The United Nations defines sustainability as “meeting the needs of the present without compromising the ability of future generations to meet their own needs”. On sustainable manufacturing, Lululemon is far from meeting its own goal of becoming carbon neutral by 2050. The company claims to have reduced the percentage of absolute greenhouse gas emissions in all owned and operated facilities by 82 per cent since 2018. 

However, absolute greenhouse gas emissions are a measure of emissions per dollar of revenue — so if total revenue rises then total emissions may increase. And to quote Lululemon’s 2021 impact report, owned and operated facilities are “facilities where lululemon has direct operational control [such as] stores, distribution centers, and offices. [This] does not include manufacturing or transportation and logistics along our value chain.”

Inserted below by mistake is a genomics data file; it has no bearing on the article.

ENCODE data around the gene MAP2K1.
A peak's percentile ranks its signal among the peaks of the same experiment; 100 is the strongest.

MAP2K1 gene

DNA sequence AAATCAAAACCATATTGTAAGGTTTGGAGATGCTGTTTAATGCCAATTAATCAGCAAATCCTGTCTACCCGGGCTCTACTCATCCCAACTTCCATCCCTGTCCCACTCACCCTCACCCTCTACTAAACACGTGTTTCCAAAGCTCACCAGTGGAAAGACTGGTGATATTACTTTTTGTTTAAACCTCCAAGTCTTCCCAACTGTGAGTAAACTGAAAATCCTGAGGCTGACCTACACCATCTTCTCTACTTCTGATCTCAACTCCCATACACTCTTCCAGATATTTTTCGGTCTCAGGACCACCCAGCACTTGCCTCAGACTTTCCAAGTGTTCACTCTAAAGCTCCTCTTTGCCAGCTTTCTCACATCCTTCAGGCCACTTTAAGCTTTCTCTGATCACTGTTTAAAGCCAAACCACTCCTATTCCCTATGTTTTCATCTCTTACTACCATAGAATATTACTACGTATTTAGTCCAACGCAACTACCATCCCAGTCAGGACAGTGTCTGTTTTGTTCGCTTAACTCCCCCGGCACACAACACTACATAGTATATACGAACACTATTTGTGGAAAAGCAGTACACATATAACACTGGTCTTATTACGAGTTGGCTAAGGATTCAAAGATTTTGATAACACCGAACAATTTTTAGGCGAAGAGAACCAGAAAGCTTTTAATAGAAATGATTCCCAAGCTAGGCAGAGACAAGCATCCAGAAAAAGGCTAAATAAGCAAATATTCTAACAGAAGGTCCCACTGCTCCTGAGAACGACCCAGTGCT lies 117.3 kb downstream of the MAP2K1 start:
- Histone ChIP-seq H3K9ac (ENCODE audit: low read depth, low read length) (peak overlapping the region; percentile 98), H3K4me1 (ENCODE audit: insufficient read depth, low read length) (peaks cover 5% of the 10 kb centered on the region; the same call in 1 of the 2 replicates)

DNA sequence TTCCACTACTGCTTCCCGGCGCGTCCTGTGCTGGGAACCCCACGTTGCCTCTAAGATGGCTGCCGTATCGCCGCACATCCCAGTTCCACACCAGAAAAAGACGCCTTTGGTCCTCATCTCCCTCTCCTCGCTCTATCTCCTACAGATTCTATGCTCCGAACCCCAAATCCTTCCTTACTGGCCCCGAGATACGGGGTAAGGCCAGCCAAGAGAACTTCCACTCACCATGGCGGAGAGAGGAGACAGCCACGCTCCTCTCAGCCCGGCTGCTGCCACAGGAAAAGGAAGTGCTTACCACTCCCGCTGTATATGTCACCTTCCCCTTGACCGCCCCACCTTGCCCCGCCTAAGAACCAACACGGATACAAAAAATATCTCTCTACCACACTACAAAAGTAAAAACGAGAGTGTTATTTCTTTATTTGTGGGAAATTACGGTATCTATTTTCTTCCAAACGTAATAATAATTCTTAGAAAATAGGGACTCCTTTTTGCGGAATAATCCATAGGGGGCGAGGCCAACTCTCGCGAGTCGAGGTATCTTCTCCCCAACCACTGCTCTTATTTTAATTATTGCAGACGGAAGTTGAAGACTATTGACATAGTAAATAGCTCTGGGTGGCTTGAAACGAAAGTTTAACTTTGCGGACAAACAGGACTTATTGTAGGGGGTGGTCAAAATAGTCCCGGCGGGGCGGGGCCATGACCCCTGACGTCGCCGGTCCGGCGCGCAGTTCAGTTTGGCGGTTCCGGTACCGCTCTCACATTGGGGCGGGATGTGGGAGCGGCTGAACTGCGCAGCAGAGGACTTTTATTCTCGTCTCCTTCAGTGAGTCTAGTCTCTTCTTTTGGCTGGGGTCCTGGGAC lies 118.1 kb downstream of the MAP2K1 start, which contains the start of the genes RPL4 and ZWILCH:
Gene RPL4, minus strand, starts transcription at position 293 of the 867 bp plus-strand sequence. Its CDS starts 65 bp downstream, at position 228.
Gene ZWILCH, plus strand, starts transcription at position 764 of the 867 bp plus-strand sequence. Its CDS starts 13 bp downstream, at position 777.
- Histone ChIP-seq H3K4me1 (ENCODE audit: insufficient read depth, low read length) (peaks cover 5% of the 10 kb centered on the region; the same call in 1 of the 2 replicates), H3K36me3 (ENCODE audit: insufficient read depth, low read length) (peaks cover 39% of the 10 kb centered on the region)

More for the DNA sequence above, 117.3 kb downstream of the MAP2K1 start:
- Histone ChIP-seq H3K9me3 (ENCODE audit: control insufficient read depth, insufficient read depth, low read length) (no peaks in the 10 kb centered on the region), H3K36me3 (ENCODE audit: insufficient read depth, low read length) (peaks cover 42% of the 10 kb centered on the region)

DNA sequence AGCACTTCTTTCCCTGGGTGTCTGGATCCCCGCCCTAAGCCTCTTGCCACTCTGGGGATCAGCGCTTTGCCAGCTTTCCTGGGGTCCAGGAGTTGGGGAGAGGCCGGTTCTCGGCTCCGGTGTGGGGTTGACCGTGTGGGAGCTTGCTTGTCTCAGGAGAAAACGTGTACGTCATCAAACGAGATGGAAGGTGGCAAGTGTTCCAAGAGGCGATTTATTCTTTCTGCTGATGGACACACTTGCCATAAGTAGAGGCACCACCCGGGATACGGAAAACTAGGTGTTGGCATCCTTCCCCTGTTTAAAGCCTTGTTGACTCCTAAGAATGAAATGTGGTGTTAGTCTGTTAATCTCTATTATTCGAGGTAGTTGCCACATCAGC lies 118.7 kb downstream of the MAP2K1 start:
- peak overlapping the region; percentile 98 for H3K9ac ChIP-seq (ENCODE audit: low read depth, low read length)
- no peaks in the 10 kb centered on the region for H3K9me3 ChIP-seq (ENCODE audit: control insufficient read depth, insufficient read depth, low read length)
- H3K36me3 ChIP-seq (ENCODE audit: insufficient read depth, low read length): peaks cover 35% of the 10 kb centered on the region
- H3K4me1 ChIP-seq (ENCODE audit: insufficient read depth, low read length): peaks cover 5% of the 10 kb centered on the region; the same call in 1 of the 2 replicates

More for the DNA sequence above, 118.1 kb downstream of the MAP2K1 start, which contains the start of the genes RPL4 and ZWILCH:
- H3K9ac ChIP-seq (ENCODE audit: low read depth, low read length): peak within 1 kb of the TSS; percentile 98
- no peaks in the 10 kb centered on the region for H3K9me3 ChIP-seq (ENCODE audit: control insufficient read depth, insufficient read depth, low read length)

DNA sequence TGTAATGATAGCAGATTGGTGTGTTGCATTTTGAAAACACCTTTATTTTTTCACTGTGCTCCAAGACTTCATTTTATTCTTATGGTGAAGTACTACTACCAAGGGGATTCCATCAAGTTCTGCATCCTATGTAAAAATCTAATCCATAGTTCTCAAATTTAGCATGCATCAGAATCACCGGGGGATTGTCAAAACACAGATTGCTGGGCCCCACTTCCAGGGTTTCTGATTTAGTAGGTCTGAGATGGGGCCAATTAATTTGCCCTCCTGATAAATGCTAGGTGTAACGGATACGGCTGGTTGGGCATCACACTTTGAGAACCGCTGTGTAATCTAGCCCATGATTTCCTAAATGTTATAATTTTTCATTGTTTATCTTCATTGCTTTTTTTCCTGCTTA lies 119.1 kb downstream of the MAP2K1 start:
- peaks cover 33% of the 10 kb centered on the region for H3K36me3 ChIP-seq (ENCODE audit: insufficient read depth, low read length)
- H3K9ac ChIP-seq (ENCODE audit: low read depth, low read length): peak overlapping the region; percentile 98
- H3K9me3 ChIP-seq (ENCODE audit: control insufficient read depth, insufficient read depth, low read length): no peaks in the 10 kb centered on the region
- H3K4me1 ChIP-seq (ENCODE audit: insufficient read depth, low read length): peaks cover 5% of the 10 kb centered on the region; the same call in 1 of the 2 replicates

This narrowed definition indicates a refusal to take full responsibility for sustainable practices along the full supply chain in areas where emissions are the highest such as manufacturing and power plants. By contrast, Patagonia, a Lululemon competitor, operates a Supply Chain Environmental Responsibility Program that seeks to reduce its negative environmental and social impact from the retail store level all the way to raw material suppliers. Moreover, evaluations of Patagonia by third parties have demonstrated the company’s very real commitment to sustainability. Lululemon’s impact reports are a step in the right direction to full accountability, however, after sifting through the fine print I find there is not much substance behind their words.